During the early golden years of Big Daddy Roth and custom show cars, a Kansas City customizer, Ray Fahrner, created the ‘Boot Hill Express’. Based on the 1850s funeral coach that reportedly carried James Gang member Bob Younger to his grave, it has been the subject of numerous scale models and is certainly one of the wildest and most iconic custom creations to come from the show rod era of the 1960s. Mr. Fahrner passed away in 2005, but he and his creations are fondly remembered to this day.
Three “Boothill Express” cars were eventually built; the car in the Museum of American Speed is the first one – the original. According to internet accounts, when Farhner's crew first worked on the original wood hearse (the actual 1850's funeral coach), they had to do a lot of restoration on its wood body. Farhner, concerned they might destroy it, had his crew make a fiberglass mold of everything and make duplicate pieces. Thinking they might not get all perfect pieces, the crew went so far as to make an extra body - besides the spare that Ray wanted - and extra duplicates of all the other pieces.
Not long after the "Original" Boothill was shown, the catcalls started, with people saying the car was a fake and could never actually run.
Unfortunately, they were right; the old 392-c.i. hemi in this car did have some internal parts missing, as did the old Torqueflite, and Fahrner was quite irritated at being called a faker. The original Boothill had been voted the Nation's #1 showcar in 1967 and was very popular, until word began to spread that the gearheads called it a fake and that it could never run. Before things got out of hand and killed the instant success and popularity of the thing, Ray wanted that "rumor" put to rest, once and for all.
When Fahrner directed his team to make (the original car) run, they told him it would be easier to make another one with some performance planning, instead of butchering the first one. He said, "Do it!", and that's what they did.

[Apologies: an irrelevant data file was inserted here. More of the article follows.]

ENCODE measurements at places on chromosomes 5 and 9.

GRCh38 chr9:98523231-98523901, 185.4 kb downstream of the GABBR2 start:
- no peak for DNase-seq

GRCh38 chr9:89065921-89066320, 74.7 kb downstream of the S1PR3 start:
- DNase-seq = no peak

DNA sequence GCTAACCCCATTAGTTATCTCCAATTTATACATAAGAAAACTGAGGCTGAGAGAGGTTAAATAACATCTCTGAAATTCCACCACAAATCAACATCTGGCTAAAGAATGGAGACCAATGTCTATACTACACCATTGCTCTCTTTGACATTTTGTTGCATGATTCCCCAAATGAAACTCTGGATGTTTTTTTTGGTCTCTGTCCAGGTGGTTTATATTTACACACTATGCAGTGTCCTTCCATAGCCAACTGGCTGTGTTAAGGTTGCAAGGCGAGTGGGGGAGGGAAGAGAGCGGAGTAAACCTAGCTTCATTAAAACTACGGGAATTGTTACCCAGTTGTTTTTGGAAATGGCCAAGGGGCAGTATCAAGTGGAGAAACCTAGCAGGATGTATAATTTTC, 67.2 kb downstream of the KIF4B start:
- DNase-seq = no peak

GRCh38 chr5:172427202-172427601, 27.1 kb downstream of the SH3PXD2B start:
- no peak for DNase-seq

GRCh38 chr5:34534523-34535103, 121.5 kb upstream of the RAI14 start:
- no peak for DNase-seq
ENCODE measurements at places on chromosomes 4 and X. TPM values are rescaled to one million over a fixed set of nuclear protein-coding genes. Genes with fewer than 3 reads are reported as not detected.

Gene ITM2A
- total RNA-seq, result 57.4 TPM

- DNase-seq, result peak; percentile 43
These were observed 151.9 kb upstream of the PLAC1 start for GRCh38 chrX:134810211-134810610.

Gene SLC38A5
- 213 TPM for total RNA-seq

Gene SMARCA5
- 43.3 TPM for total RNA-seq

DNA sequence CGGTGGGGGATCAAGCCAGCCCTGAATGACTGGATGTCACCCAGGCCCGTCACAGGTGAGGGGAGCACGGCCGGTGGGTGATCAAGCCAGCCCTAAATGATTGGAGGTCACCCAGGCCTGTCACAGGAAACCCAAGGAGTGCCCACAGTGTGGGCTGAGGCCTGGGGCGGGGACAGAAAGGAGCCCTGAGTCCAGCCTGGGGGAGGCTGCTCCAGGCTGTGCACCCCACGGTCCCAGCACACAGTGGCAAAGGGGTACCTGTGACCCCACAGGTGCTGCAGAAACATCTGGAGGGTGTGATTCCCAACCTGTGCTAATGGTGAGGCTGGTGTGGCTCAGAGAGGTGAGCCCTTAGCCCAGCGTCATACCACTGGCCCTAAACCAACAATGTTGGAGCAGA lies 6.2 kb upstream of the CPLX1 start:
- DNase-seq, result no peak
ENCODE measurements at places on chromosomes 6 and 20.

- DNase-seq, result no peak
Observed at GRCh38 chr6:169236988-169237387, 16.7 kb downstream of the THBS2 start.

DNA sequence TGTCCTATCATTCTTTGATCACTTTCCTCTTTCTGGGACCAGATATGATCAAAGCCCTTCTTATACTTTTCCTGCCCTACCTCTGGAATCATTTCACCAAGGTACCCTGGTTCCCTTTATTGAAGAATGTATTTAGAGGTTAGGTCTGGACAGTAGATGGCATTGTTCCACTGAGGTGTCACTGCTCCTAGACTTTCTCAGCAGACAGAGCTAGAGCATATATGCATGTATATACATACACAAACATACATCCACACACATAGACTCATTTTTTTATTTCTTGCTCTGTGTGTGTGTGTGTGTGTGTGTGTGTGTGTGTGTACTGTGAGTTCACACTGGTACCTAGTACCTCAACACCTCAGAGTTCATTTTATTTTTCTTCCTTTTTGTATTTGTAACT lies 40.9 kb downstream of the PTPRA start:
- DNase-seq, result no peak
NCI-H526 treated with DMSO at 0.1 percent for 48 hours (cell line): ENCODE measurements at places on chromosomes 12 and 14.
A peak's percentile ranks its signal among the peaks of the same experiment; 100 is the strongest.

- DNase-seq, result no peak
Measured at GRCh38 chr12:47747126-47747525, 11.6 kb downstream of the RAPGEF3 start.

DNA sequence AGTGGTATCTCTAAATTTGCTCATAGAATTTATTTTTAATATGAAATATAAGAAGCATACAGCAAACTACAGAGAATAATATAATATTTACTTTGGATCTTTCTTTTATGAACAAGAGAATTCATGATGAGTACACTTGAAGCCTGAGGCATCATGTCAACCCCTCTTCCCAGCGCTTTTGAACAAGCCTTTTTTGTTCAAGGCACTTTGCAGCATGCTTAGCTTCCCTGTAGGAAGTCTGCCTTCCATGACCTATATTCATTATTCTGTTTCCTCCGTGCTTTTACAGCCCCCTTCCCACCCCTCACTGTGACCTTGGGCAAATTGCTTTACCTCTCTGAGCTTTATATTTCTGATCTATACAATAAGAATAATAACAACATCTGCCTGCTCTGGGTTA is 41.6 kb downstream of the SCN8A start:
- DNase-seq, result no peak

The second Boothill car, designed from day one to go down the dragstrip - fast - was "B-2" (The original was called "BO" and that was good for a bunch of laughs!). B-2 had a 426 hemi and a real Torqueflite, and a conventional "pumpkin-style" rearend. Fahrner's crew added wheelie bars (to ALL of them) and a fitted water tank, under the seat riser, circulating water through the hemi with a Jabsco water pump. They jetted the Hilborn for methanol, which is all they ever ran in it. When B-2 ran over 130 mph at Beeline Drag Strip, the skeptics were flabbergasted and became fans.
That, added to the original overwhelming popularity of the concept itself, created a need for a third Boothill Express - "B-3".
Having made so many spare parts and pieces in the beginning, and also learning a lot along the way, B-3 was built with a 426 Hemi and 727 Torqueflite, but the old-style Ford 3-piece rear axle housing. There was no concern for rear end strength, as this car was never going to race, or lift the front wheels. It simply had to start, and run from the hauler in the parking lot to the arena door, to go inside the show.
News cameras covered that, certifying that the Boothill was, indeed, "real". It ran and drove, but was handled gently. The attention to detail, and using the right-looking parts, made it nearly indistinguishable from "BO", except to the most skilled observers. But it did run! And it looked right, too.
The Boothill was so popular that Farhner leased one to a West Coast show promoter, and another one to an exhibition team. The other one (“BO”) was proudly displayed at Ray's National Custom Auto Shows. Three "Boothill Express" showcars, at three different geographical locations, all at the same time. It was that much in demand.